Our panelists shared a few of their favorites

  1. Enemies to lovers/Friends to lovers – i.e. Shards of Honor by Lois Bujold
  2. Alpha male – but easy to over do
  3. Flipping gendered expectations
    • Note: This includes romances that aren’t heterosexual, or cis-gendered, or have more than two partners. – i.e. Starless by Jacqueline Carey, and KJ Charles’s work.
  4. Both main characters are out to get the same things,\ and keep bumping into each other.
  5. When the love interest redeems THEMSELVES, after seeing their flaws reflected back at them. i.e. Pride and Prejudice, Jane Eyre

And least favorites:

  1. No communication. The romance just happens!
    • This leads to readers forming unhealthy expectations about their relationships!
    • Also! If the plot hinges on a misunderstanding that could be fixed with 3 minutes of conversation (that would be normal to do in this situation), it’s a bad plot.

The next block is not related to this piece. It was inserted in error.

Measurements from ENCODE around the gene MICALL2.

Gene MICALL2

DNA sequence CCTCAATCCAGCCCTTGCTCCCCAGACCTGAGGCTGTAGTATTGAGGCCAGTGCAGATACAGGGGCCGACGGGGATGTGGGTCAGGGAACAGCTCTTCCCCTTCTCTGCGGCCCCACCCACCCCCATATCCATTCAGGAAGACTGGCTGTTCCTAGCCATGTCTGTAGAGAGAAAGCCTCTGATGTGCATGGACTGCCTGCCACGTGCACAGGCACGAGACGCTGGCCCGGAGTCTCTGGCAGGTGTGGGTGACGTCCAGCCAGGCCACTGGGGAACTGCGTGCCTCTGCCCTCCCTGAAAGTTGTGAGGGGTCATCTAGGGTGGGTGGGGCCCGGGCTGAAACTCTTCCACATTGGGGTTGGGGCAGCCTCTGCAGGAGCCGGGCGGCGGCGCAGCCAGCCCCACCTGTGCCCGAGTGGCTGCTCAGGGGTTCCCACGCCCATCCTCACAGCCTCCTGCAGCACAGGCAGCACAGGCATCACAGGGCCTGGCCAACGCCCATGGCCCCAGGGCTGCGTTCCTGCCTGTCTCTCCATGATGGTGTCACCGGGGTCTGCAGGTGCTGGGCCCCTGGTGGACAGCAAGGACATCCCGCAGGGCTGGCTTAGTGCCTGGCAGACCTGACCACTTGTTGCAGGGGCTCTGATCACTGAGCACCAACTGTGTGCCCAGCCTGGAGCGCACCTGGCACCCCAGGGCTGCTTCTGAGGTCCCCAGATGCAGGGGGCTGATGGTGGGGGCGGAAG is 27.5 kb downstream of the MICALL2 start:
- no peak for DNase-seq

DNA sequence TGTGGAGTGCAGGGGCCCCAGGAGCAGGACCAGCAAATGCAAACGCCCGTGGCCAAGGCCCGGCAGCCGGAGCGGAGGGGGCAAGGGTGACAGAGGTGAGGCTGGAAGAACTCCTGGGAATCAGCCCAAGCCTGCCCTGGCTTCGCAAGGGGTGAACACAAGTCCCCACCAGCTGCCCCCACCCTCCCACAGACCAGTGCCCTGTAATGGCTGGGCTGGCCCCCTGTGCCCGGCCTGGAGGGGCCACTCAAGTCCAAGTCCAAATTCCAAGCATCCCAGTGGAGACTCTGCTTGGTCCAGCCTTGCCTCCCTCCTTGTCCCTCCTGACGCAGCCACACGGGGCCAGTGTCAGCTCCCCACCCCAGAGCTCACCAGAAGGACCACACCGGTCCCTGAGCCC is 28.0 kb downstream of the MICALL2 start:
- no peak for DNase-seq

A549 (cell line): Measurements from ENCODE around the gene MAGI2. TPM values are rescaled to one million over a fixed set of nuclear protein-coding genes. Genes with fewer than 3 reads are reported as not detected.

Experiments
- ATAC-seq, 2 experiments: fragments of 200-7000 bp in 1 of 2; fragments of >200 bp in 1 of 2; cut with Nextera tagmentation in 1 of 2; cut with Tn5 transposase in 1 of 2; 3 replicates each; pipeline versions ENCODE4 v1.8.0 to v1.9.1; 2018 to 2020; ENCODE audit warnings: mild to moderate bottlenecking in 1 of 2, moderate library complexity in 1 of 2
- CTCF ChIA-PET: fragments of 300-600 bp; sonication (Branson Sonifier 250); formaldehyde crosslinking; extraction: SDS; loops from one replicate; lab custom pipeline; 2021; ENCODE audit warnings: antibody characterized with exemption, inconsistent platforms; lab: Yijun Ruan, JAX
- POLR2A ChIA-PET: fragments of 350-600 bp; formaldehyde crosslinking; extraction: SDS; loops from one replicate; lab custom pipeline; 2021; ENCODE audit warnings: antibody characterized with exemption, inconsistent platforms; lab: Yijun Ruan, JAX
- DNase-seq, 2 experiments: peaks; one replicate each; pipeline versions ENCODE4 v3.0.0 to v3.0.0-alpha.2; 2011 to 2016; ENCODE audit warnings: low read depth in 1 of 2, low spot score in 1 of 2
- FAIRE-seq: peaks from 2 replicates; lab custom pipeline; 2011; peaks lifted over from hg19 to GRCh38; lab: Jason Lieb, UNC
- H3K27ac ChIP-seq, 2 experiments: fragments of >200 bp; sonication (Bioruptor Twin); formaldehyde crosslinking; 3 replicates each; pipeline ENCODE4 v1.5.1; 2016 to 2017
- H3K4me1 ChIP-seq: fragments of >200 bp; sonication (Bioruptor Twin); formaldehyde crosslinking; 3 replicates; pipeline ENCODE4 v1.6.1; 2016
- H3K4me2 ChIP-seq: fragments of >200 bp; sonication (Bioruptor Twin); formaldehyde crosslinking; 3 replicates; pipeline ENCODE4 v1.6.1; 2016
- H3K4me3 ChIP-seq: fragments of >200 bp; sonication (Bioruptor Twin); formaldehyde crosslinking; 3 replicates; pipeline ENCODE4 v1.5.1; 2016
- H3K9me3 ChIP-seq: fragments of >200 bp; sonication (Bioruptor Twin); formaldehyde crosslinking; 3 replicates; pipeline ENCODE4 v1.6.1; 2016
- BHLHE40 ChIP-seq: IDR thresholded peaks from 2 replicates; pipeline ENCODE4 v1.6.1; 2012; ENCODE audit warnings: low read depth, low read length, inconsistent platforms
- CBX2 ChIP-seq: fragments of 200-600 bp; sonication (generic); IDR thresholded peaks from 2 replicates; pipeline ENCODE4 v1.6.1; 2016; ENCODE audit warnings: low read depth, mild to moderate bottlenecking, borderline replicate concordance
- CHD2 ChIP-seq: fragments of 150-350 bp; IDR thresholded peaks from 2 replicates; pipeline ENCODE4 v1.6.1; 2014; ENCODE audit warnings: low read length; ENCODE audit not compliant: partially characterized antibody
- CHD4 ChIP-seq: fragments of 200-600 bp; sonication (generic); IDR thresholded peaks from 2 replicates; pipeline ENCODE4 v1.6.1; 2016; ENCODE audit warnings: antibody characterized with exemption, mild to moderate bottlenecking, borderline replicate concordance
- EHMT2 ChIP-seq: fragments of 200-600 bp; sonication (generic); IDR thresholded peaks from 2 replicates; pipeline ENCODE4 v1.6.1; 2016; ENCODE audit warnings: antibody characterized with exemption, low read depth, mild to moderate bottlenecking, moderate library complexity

2. They’re only mean because they likes you
  3. Redeeming everyone
  4. She’s here to redeem HIM
  5. Killing her to provide motivation for the main character to grow

Writing Good Chemistry!

They didn’t give us too many tips. Just: if it’s fun for you (as a writer) and it works emotionally for you… it should be fine!

Chemistry can be sexual and/or romantic. In real life, asexual (Ace) people sometimes are interested in romance, even when they’re not interested in the X-rated stuff. So, characters can be written to reflect reality.

Communication and consent are key! When both characters are eager to take the next step, the relationship should blossom.

Suggested reading: